By Samuel Tadros
Review by Michael J. Totten
Wall Street Journal August 12, 2013
For hundreds of years, Copts made up roughly 15% of Egypt’s population. Since the Arab Spring, more than 100,000 have left.
The Middle East is tough on minorities. After millennia of Jewish presence throughout the Arab and Persian lands, almost every country in the region—save for Israel, of course, was emptied of Jews in the last century.
Today it’s the Middle East’s Christians who are streaming out. In Lebanon, Christians made up a slight majority a couple of decades ago, but today they’re down to barely a third of the population. Hundreds of thousands of Christians fled sectarian fighting in Iraq after the fall of Saddam Hussein, and they’re a minority now in the Palestinian city of Bethlehem — the birthplace of Jesus. But the most dramatic Christian exodus is out of Egypt. Since the 2011 uprising that toppled Hosni Mubarak, the rise of Islamists and mob attacks have driven more than 100,000 Christian Copts out of the country.
Samuel Tadros’s book, “Motherland Lost: The Egyptian and Coptic Quest for Modernity,” is a scholarly yet riveting account of this tragedy. The author takes us on a grim tour through the modern history of Egypt, chronicling the rise and fall of its Coptic minority, the country’s largest Christian community. Along the way, Mr. Tadros offers a trenchant analysis of Egypt’s struggle, and that of the Copts, to overcome backwardness and obscurantism.
The Copts are indigenous inhabitants of the Nile delta, children of its ancient Pharaonic civilization. They have been Christians for as long as Christianity has existed. (Egypt is part of the greater Holy Land, and St. Mark, one of the disciples of Jesus, spread the gospel there and founded the Church of Alexandria, which today belongs to the Copts.) The Copts have their own Eastern Orthodox rite, their own pope and for hundreds of years they’ve made up roughly 15% of Egypt’s population.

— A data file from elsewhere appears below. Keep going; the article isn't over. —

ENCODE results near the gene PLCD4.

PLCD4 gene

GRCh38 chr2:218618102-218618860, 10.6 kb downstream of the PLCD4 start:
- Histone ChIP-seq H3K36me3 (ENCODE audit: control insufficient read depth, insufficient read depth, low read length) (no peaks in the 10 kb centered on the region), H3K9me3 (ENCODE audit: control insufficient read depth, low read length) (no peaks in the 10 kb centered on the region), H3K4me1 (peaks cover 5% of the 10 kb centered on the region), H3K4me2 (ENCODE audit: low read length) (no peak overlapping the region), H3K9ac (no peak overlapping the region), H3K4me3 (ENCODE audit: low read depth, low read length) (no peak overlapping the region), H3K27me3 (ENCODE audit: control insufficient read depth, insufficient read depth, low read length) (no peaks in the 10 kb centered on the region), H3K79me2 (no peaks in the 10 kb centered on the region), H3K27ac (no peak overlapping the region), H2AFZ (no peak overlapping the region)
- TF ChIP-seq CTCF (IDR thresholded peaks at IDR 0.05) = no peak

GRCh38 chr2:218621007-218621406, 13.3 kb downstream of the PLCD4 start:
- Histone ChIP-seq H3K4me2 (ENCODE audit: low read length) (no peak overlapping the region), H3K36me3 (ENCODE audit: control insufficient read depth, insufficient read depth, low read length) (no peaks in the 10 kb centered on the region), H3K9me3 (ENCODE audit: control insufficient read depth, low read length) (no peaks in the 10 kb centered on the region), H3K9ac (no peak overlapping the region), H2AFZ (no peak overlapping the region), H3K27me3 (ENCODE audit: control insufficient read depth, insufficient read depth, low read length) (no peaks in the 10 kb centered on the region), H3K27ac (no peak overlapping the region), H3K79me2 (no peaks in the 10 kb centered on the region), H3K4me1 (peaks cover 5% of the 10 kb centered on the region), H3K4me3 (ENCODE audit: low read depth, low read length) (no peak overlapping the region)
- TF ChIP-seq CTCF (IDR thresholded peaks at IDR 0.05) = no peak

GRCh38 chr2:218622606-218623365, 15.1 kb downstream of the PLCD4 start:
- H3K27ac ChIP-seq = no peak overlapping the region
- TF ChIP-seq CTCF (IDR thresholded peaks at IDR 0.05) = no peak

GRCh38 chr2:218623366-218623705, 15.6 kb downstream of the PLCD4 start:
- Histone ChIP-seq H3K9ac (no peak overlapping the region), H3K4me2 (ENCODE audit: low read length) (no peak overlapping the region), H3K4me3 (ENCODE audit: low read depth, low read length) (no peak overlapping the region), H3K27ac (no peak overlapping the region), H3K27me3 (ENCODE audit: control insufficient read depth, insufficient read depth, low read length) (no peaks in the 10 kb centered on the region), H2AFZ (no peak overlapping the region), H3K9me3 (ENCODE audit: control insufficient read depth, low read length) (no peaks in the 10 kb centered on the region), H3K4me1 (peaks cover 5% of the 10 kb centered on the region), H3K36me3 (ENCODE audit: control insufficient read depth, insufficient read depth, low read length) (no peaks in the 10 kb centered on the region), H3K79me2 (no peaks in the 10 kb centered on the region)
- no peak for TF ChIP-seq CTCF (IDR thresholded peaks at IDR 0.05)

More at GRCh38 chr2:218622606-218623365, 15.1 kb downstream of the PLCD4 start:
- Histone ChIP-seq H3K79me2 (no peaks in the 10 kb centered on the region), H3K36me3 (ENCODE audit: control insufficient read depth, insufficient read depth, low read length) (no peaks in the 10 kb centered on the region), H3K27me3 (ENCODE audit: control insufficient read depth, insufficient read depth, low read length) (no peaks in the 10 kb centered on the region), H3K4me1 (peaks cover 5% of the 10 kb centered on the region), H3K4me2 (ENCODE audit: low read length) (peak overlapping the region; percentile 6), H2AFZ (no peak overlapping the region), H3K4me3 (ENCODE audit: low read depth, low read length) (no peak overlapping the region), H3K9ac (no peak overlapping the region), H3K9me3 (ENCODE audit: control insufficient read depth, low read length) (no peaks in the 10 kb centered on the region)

Mr. Tadros, an Egyptian Copt who immigrated to the U.S. in 2009, makes it clear that the story of Egypt’s Christians isn’t one of relentless abuse. Copts have received both good and bad treatment at the hands of the region’s succession of reigning powers. But mostly it’s been bad. They were persecuted by the Roman and Byzantine empires long before the Islamic conquest in A.D. 639, after which they were cast as second-class citizens subject to additional regulations and taxes. Isolation from Christendom and survival in the face of adversity are etched into their soul. “Coptic history has been an endless story of decline and despair,” Mr. Tadros writes, “but it has also been a story of survival.”
A respite came when, after centuries of Mamluk rule (under Ottoman suzerainty), Egypt’s Albanian governor, Muhammad Ali, rebelled against the Porte in 1805. Ali’s rule was kinder to Copts than anything that had preceded it. In 1863 came the relatively enlightened rule of Ali’s grandson, Khedive Ismail, during which the Copts flourished. Ismail appointed Coptic judges to Egyptian courts and awarded them political rights and representation in government.